Tuesday, April 7, 2009

Ornamentation Project - Finished

This is my finished 'Ornamentation' project for Drawing III. It was difficult to get a good photograph of the installation without a wide-angle lens, but did take pictures of it from different angles.

One thing I found interesting about this project as I collected materials was the common, reoccurring items that people forgot/left behind/lost/abandoned, such as phone chargers (hotels and vehicles), swimming suit halves (hotels and gyms), single gloves (hotels, gyms, and vehicles), hats (hotels, gyms, and vehicles), toys (hotels, gyms and vehicles), and various others. A few of the random items that were not as common include such items as a jock strap (gym), a net (vehicle), a pad of paper with a note written to the person's lover (vehicle), and others.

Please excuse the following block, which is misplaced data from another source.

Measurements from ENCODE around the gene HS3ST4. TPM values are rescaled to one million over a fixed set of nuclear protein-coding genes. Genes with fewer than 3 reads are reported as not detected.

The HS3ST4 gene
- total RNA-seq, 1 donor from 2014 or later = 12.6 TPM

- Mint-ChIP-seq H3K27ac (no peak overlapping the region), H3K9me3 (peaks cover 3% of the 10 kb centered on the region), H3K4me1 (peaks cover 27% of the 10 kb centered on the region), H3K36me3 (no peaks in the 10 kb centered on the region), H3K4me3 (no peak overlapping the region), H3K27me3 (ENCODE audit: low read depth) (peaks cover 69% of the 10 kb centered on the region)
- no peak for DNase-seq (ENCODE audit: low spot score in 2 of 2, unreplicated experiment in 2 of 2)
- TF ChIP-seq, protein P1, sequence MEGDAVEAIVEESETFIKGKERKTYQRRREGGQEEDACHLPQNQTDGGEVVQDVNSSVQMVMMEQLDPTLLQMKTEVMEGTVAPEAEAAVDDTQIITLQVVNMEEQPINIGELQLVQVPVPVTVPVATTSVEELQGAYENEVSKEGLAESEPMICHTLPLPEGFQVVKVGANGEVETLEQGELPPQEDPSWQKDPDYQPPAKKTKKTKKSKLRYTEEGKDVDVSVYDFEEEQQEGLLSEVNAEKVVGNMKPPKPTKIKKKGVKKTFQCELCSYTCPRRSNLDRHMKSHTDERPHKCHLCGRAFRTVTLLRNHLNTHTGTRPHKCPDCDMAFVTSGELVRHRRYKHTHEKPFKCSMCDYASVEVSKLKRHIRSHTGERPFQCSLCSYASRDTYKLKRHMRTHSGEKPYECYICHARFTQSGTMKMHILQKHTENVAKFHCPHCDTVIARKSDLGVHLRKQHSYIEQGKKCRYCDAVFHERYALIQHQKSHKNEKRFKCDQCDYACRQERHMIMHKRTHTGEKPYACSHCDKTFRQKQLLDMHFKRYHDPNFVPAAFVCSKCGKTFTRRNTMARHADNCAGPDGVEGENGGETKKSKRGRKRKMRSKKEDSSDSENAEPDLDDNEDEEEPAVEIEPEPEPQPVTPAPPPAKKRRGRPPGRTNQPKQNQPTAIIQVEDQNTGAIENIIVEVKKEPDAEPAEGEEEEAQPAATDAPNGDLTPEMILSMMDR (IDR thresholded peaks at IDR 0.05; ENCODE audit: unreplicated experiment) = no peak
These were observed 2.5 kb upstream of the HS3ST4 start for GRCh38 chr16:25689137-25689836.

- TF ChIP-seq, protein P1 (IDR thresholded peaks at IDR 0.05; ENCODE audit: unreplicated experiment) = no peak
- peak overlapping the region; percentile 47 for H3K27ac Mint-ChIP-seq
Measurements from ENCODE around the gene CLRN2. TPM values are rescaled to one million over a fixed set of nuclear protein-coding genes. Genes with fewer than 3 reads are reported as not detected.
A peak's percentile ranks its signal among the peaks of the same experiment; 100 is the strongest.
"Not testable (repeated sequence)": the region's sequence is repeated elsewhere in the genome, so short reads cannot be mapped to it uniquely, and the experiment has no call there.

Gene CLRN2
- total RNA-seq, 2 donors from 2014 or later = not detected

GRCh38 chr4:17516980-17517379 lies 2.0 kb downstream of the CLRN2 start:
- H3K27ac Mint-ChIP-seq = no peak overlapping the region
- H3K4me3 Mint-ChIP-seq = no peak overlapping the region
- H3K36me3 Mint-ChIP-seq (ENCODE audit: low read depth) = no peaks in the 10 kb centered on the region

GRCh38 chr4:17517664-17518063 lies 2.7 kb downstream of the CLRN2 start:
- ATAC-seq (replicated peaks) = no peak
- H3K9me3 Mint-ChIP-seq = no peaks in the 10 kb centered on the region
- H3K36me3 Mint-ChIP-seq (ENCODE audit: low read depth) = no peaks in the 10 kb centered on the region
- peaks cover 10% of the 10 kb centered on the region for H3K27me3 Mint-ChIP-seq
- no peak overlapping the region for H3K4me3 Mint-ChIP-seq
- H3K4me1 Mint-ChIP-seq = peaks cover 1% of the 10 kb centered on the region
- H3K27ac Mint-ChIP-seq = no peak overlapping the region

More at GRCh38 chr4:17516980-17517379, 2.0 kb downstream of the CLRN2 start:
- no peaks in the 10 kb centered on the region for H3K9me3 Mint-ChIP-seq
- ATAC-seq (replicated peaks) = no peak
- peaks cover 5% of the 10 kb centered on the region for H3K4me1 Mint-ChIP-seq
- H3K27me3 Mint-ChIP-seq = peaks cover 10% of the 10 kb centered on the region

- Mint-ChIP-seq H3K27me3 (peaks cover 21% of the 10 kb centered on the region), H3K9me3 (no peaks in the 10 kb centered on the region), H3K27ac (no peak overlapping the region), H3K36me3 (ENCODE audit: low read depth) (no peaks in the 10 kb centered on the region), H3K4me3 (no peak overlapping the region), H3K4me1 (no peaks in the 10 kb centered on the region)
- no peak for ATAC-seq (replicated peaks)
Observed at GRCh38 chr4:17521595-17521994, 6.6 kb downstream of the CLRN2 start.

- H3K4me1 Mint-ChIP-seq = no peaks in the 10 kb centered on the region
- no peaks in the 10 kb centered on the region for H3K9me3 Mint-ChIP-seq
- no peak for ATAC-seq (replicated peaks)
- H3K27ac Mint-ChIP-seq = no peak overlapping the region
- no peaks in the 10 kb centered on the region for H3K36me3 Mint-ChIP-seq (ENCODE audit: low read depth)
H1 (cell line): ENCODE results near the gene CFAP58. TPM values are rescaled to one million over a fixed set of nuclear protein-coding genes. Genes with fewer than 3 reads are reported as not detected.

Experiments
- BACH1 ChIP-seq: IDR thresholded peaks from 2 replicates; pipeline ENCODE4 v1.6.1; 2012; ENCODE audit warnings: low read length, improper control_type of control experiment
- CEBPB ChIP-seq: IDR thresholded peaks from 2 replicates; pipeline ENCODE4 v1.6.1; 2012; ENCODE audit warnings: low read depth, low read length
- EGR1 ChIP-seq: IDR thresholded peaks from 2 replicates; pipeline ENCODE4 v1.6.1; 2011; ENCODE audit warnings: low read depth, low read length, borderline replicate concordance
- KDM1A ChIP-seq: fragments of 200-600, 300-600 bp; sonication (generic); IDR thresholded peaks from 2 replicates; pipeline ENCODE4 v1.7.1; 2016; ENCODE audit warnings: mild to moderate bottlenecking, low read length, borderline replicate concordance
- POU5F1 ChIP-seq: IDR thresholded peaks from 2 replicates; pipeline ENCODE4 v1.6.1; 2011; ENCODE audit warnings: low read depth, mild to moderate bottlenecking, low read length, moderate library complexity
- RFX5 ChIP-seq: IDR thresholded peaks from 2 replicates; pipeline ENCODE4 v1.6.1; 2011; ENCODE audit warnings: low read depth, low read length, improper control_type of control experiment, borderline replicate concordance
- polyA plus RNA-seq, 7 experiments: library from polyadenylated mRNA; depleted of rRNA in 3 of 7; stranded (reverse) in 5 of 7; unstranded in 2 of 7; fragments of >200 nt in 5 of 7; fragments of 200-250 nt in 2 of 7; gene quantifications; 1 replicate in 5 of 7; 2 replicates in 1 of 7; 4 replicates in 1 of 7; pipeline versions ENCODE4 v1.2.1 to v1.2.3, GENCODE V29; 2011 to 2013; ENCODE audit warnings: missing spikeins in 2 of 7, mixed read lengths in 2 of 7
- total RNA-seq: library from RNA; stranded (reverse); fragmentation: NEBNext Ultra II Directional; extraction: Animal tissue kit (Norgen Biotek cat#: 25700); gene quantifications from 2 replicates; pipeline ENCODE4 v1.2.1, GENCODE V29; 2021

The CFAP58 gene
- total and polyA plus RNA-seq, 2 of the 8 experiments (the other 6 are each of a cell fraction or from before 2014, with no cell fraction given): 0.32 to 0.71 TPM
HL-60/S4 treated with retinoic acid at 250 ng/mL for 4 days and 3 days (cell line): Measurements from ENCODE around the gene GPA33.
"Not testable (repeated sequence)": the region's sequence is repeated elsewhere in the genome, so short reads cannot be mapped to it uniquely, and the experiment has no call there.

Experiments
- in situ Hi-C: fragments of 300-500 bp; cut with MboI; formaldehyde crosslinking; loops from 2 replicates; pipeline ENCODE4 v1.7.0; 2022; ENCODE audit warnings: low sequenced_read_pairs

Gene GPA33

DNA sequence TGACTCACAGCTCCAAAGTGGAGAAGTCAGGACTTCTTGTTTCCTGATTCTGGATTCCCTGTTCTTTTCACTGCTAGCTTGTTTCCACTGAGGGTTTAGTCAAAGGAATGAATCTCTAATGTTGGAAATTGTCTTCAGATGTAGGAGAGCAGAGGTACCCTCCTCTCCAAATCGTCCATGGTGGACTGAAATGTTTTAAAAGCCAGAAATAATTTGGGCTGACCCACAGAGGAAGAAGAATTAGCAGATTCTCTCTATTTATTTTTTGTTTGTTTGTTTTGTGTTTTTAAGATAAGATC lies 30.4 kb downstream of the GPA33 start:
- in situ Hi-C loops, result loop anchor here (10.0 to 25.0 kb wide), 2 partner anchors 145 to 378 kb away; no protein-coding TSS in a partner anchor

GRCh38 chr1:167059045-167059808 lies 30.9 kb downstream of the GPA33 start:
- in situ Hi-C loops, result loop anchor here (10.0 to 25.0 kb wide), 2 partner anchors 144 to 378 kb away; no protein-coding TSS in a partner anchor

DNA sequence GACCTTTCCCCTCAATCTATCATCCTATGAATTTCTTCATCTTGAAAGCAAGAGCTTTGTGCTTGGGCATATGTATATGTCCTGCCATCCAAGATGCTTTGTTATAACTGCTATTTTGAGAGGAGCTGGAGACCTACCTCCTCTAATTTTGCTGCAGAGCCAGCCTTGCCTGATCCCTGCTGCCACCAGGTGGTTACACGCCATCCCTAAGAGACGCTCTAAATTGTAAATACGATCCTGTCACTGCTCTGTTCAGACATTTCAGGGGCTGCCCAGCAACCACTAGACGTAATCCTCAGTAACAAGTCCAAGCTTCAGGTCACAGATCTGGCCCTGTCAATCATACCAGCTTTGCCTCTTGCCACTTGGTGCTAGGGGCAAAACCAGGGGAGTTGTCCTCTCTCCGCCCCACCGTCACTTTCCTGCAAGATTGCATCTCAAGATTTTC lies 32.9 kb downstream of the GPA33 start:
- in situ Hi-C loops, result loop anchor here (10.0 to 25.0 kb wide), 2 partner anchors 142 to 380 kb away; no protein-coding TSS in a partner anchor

One thing worth mentioning that you really do not get from any of the images of this project is the smell. Lost and found items have a very distinct odor to them. During the class critique, this smell was equated with smelling "like Goodwill." However, there is a difference between buying things from Goodwill and acquiring things (via donation) from the 'lost and found.' People knowingly bring belongings to "Goodwill;" conversely, items in the 'lost & found' were unintentionally put there (i.e. these L & F items were not necessarily put here by choice).